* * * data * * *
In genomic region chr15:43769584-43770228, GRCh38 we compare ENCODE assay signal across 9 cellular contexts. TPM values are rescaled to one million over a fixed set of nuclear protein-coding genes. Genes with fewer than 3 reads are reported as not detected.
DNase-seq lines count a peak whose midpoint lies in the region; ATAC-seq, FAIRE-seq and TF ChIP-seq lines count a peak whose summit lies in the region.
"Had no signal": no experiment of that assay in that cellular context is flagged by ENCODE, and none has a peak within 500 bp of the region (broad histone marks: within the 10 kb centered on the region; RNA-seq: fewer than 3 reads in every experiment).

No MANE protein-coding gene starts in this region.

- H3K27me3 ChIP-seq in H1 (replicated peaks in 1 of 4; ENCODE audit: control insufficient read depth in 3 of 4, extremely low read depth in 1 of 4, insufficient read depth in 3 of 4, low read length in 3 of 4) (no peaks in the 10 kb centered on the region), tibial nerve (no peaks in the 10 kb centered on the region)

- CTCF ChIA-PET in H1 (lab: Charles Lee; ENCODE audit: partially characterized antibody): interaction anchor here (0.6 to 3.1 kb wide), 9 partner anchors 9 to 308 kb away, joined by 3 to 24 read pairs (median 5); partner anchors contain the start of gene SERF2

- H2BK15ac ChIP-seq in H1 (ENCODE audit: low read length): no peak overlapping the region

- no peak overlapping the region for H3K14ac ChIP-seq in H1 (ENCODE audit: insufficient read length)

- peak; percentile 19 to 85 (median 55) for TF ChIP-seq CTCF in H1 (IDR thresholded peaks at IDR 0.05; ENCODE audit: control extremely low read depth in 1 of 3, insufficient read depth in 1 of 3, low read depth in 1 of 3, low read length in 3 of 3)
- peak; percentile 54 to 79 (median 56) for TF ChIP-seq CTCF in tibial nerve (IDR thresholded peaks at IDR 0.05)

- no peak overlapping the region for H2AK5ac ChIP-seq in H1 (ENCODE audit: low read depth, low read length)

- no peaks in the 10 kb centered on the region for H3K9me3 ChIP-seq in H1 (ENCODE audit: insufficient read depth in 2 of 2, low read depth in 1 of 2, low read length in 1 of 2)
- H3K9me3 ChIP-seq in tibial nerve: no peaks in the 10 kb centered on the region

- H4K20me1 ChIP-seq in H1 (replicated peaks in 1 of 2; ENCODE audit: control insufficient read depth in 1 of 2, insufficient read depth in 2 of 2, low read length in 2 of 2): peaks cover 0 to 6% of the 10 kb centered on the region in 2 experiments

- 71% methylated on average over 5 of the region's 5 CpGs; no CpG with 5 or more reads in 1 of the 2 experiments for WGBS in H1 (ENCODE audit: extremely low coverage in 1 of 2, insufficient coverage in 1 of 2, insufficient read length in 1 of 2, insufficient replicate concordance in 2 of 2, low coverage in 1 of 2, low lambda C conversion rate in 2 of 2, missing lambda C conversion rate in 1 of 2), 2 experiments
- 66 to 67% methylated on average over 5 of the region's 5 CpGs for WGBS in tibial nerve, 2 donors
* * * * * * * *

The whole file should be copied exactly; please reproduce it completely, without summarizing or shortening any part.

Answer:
In genomic region chr15:43769584-43770228, GRCh38 we compare ENCODE assay signal across 9 cellular contexts. TPM values are rescaled to one million over a fixed set of nuclear protein-coding genes. Genes with fewer than 3 reads are reported as not detected.
DNase-seq lines count a peak whose midpoint lies in the region; ATAC-seq, FAIRE-seq and TF ChIP-seq lines count a peak whose summit lies in the region.
"Had no signal": no experiment of that assay in that cellular context is flagged by ENCODE, and none has a peak within 500 bp of the region (broad histone marks: within the 10 kb centered on the region; RNA-seq: fewer than 3 reads in every experiment).

No MANE protein-coding gene starts in this region.

- H3K27me3 ChIP-seq in H1 (replicated peaks in 1 of 4; ENCODE audit: control insufficient read depth in 3 of 4, extremely low read depth in 1 of 4, insufficient read depth in 3 of 4, low read length in 3 of 4) (no peaks in the 10 kb centered on the region), tibial nerve (no peaks in the 10 kb centered on the region)

- CTCF ChIA-PET in H1 (lab: Charles Lee; ENCODE audit: partially characterized antibody): interaction anchor here (0.6 to 3.1 kb wide), 9 partner anchors 9 to 308 kb away, joined by 3 to 24 read pairs (median 5); partner anchors contain the start of gene SERF2

- H2BK15ac ChIP-seq in H1 (ENCODE audit: low read length): no peak overlapping the region

- no peak overlapping the region for H3K14ac ChIP-seq in H1 (ENCODE audit: insufficient read length)

- peak; percentile 19 to 85 (median 55) for TF ChIP-seq CTCF in H1 (IDR thresholded peaks at IDR 0.05; ENCODE audit: control extremely low read depth in 1 of 3, insufficient read depth in 1 of 3, low read depth in 1 of 3, low read length in 3 of 3)
- peak; percentile 54 to 79 (median 56) for TF ChIP-seq CTCF in tibial nerve (IDR thresholded peaks at IDR 0.05)

- no peak overlapping the region for H2AK5ac ChIP-seq in H1 (ENCODE audit: low read depth, low read length)

- no peaks in the 10 kb centered on the region for H3K9me3 ChIP-seq in H1 (ENCODE audit: insufficient read depth in 2 of 2, low read depth in 1 of 2, low read length in 1 of 2)
- H3K9me3 ChIP-seq in tibial nerve: no peaks in the 10 kb centered on the region

- H4K20me1 ChIP-seq in H1 (replicated peaks in 1 of 2; ENCODE audit: control insufficient read depth in 1 of 2, insufficient read depth in 2 of 2, low read length in 2 of 2): peaks cover 0 to 6% of the 10 kb centered on the region in 2 experiments

- 71% methylated on average over 5 of the region's 5 CpGs; no CpG with 5 or more reads in 1 of the 2 experiments for WGBS in H1 (ENCODE audit: extremely low coverage in 1 of 2, insufficient coverage in 1 of 2, insufficient read length in 1 of 2, insufficient replicate concordance in 2 of 2, low coverage in 1 of 2, low lambda C conversion rate in 2 of 2, missing lambda C conversion rate in 1 of 2), 2 experiments
- 66 to 67% methylated on average over 5 of the region's 5 CpGs for WGBS in tibial nerve, 2 donors